The Chamber Orchestra meets the first and third Tuesday of each month in the Burns High School Band Room, 1100 Oregon Avenue, from 7 p.m. to 8:30 p.m. with Ken Peckham directing, September through November and January through March.

Harney County Preppers, a group to help people get going and stay going in their preparedness, meets the third Tuesday of the month every other month in the courthouse basement meeting room from 7 p.m. to 8 p.m.

Fall open enrollment for Medicare Drug plans and Advantage Healthplans. Trained SHIBA (Senior Health Insurance Assistance Program) will be at the Senior Center, 17 S. Alder, from 1 p.m. to 4 p.m. to help you compare your plans. Call 541-573-6024 for appointments.

Harney Basin Writers meets each Tuesday from noon until 4 p.m. in room 302 of the former Lincoln School, corner of A Street and Court Ave. in Burns. Elevator on the south side. Quiet writing time until 2 p.m., then readings begin. Adults of any writing style are welcome to attend.

A Walking Class is held each Monday, Tuesday and Thursday from  10:30 a.m. to 11:30 a.m. indoors at the Harney County Senior and Community Services Center.

Senior Health Insurance Benefits Assistance Program (SHIBA) trained volunteers will be at the Harney County Senior Center each Tuesday from 1 p.m. to 3 p.m. For more information, call the senior center at 541-573-6024.

Tai Chi for Better Balance with Diane Rapaport is held each Tuesday and Thursday at Harney County Senior and Community Services Center from 9:30 a.m. to 10:30 a.m. — free.

Boy Scouts meet each Tuesday at 7 p.m. at the LDS Church in Hines. All boys age 11 and above are welcome to participate.

Alcoholics Anonymous holds an open meeting each Tuesday at Foursquare Church, 74 S. Alvord in Burns at 7 p.m.


by Steve Howe
Burns Times-Herald

October is Domestic Violence Awareness Month, and local organizations are taking the opportunity to shed some light on the issue.

•••

The Burns Paiute Tribe Domestic Violence and Sexual Assault Program is seeking to celebrate abuse-free lives and to honor the lives of men, women, and children who have lost their lives in domestic violence incidents with its “Light In The Window” campaign.

The program obtained purple, battery-operated candles and distributed them to tribal members and staff at a presentation about domestic violence on Oct. 2. The candles will be displayed in windows or on porches for the month of October, and serve as a statement that domestic violence is not accepted in the community.

•••

Another local program, Harney Helping Organization for Personal Emergencies, (HHOPE), will hold a candlelight vigil on Oct. 25 at 5 p.m., in the parking lot of the Harney County Museum. The purpose of the vigil is to commemorate the victims of domestic violence homicide.

HHOPE defines domestic violence as “a pattern of behaviors that one person uses to physically, sexually, emotionally and/or verbally abuse another person.”

A news release from HHOPE recognizing Domestic Violence Awareness Month states that:

• Domestic violence is never the fault of the victim.

• One in four women have been the victim of domestic violence by an intimate partner, while one in seven men have experienced the same;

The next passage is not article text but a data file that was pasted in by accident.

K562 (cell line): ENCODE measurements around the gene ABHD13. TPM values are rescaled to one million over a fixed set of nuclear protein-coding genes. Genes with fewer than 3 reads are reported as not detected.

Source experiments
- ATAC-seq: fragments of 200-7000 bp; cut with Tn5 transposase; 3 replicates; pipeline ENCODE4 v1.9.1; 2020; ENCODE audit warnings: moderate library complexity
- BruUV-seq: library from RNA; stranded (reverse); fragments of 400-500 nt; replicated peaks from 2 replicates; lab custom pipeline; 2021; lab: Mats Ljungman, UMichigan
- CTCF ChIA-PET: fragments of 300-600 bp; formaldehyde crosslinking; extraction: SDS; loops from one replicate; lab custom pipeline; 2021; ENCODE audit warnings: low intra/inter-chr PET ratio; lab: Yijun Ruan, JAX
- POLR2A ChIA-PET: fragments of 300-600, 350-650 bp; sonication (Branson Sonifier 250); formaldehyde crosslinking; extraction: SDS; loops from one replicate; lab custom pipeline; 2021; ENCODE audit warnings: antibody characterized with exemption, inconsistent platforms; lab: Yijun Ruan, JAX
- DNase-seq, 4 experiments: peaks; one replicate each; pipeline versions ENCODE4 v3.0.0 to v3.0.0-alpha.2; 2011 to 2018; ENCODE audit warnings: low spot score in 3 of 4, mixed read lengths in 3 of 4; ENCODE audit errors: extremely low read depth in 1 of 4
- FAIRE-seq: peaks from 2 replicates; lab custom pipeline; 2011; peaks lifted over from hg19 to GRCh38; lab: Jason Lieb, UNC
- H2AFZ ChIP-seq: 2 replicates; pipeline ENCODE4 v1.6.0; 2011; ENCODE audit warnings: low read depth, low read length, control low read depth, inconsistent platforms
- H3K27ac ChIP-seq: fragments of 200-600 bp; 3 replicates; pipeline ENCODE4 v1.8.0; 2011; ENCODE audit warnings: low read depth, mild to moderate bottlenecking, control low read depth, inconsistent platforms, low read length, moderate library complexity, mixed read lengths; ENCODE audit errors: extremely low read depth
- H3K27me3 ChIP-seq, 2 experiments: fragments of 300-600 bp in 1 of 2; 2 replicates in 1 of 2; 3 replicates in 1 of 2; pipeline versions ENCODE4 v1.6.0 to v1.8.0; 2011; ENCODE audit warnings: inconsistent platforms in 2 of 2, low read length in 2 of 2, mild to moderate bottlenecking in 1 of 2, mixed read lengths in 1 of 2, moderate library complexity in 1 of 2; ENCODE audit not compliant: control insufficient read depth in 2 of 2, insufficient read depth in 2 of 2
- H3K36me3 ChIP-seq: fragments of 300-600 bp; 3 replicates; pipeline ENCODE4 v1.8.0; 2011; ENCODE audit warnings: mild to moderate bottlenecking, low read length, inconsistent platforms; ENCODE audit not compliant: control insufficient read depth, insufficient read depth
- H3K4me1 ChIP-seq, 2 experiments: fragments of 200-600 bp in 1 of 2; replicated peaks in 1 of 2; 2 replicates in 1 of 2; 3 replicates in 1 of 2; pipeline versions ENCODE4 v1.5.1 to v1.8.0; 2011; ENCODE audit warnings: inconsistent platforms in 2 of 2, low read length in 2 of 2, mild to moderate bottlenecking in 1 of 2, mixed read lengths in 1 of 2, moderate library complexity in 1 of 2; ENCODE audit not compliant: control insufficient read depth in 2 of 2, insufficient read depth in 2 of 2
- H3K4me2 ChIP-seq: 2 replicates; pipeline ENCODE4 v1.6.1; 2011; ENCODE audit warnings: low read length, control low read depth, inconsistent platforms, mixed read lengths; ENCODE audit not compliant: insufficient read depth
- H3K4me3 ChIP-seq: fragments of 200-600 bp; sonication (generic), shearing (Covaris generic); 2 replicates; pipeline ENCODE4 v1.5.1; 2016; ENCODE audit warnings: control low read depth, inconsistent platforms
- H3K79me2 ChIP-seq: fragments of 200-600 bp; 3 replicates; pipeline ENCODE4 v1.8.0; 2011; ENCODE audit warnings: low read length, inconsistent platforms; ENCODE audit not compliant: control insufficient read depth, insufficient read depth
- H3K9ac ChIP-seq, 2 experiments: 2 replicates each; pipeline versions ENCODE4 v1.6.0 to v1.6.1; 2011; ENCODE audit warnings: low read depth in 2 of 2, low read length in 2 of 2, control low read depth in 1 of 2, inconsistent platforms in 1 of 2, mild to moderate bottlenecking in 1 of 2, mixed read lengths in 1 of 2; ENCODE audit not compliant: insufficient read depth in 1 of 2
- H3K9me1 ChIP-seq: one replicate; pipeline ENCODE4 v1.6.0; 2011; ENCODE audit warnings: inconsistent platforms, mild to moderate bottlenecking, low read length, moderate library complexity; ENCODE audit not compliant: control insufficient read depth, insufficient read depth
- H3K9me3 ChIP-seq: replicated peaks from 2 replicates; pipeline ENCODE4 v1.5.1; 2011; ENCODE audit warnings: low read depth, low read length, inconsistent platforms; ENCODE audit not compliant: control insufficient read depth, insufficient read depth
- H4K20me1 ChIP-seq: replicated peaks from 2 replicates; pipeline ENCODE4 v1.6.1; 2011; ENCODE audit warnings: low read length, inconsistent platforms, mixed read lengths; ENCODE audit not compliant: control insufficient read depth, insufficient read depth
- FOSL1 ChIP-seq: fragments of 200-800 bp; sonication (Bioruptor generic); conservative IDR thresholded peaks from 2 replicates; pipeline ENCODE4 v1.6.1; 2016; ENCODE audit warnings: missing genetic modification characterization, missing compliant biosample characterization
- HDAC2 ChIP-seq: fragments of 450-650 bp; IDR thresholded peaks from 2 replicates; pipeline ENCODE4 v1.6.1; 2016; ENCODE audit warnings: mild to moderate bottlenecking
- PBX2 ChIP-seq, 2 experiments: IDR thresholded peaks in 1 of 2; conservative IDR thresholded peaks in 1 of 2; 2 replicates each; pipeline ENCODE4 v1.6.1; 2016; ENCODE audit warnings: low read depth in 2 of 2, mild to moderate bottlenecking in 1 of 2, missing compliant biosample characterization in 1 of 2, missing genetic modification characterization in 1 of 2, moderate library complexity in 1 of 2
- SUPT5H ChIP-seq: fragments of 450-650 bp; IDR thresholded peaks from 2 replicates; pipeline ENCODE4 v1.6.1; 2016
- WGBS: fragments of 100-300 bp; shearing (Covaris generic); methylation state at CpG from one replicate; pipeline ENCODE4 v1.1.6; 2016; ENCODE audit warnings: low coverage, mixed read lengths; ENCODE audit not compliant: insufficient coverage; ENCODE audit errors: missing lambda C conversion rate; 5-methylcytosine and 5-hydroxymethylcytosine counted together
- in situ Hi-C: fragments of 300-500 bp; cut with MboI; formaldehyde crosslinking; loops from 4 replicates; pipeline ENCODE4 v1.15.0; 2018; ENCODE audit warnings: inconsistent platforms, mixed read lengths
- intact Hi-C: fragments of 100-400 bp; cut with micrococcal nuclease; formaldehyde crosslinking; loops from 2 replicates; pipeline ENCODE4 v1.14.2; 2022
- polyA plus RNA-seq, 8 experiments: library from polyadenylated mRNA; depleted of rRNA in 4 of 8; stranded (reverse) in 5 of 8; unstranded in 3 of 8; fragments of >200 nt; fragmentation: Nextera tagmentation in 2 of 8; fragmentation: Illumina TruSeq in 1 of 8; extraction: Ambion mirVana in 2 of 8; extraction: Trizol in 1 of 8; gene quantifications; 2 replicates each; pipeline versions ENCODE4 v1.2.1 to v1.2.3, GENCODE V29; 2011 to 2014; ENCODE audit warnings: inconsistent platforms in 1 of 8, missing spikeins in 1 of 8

• One in six women have been stalked during their lifetime, and one in 19 men have experienced the same;

• Jealousy and possessiveness are not a sign of love;

• Of those young women aged 15-19 who are murdered, 30 percent are killed by their intimate partner;

• Domestic violence occurs in every part of society. No group or community is immune to it;

• According to the Oregon Coalition Against Domestic and Sexual Violence, nearly 20 Oregonians were killed by intimate partners in 2013.

HHOPE is a nonprofit with a mission “to provide housing, advocacy, and support services for victims of domestic violence and sexual assault through medical and emotional support, community education, and outreach by helping one person at a time escape an abusive situation.”

The organization reported that it responded  to 292 calls regarding domestic violence and provided 2057 shelter nights for adults and 943 shelter nights for children during 2013.

•••

According to the National Coalition Against Domestic Violence (NCADV), Domestic Violence Awareness Month grew out of the first “Day of Unity” recognized in October, 1981. The first Domestic Violence Awareness Month was observed in October of 1987, and also marked the establishment of a national telephone hotline.

 

DOMESTIC VIOLENCE RESOURCES
•••

Burns Paiute Tribe Domestic Violence and Sexual Assault Program: 541-413-0216

Domestic Violence Advocates:

Teresa Cowing, 541-573-8053

Phyllis Miller, 541-573-8004

Mazie Richards, 541-573-8045

•••

Harney Helping Organization for Personal Emergencies (HHOPE)

• Website: www.hhope.org

• Office: 541-573-2726

• 24/7 Crisis Hotline: 541-573-7176

•••

National Coalition Against Domestic Violence (NCADV)

Website: www.ncadv.org

•••

National Domestic Violence Hotline: 1-800-799-SAFE (7233)

•••

In an emergency situation, always call 9-1-1.


by Randy Parks
Burns Times-Herald

Tree Top DSL Exchange webThe Department of State Lands (DSL) hosted a public hearing on Tuesday, Sept. 30, to receive input on the proposed land exchange between DSL and Tree Top Ranches.

The proposed exchange involves parcels of land located in Harney and Malheur counties, totaling about 1,220 acres.